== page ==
Health service design for older people the role of community, and the community and voluntary sector in the implementation of the living well at home piece of the integrated care programme for older people in kilkenny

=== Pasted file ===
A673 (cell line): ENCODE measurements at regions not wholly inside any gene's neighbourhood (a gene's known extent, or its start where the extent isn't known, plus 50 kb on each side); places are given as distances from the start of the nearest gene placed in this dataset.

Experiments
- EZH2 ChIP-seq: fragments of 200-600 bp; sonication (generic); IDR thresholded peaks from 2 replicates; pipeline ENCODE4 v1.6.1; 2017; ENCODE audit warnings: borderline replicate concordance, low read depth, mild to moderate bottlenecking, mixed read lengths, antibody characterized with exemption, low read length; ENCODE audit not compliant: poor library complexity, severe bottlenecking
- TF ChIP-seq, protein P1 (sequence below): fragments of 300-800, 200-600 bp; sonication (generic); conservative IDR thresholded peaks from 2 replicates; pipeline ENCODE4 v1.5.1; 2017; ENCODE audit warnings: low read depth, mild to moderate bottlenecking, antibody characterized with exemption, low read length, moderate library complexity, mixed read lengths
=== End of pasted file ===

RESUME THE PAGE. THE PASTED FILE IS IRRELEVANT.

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The Integrated Care Programme for Older People (ICPOP) is part of how health and social care delivery is being envisaged in Ireland (ICPOP, 2018). The Living Well at Home piece of ICPOP, includes community and the community and voluntary sector in healthcare delivery (ICPOP, 2018). This research looks at the role of co-designing with community the implementation of the Living Well at Home piece of ICPOP answering two questions – 1. Through co-design investigating what is important to all stakeholders in the design and delivery of healthcare for older people. 2. What role can the community in which an older person resides, and the community and voluntary sector play in the delivery of healthcare, enabling people to age well in place. The literature review investigates • the concepts of co-production, integrated care and person-centredness mentioned in ICPOP • in addition, it examines the impact of power, perceived or real, within and across medical disciplines and systems and, between patients and clinicians, and how it can be alleviated • furthermore, it considers the impact Covid-19 had on older people and its implications on healthcare delivery • finally, it explores social prescribing and how it can improve health and wellbeing alleviating pressure on healthcare delivery. Research through design (RtD), a qualitative methodology, was used over three stages of field research: interviews, a co-design session with older people and a stakeholders’ co- production workshop. Data were thematically analysed using grounded theory and findings from one stage informed the next, allowing a ‘collective voice’ to emerge (Smithson, 2000. P. 109). The research findings show: • an organisational culture and leadership style of innovative and collaborative practice is essential to the implementation of ICPOP • a culture of person-centredness, as espoused by McCormack and McCance (2017), is important • good communication between disciplines and practitioners and, practitioners and the older person is critical • and key to ICPOP delivery is the involvement of community and the community and voluntary sector. Finally, the research examined the practice of co-design and concluded that co-design is the first stage of the co-design process which includes co-production and co-creation. It is a reflective, iterative, and democratic practice involving all stakeholders at all stages. Areas for future research include • widening the geographical area to verify the findings nationally • examining the concepts of person-centredness and co-production to ascertain a universally accepted definition in a healthcare context • using the framework developed through this project, examining how a comprehensive understanding of RtD can be put in place • and finally further investigation into power and trust in the co-design process is warranted for a comprehensive understanding of its practice.
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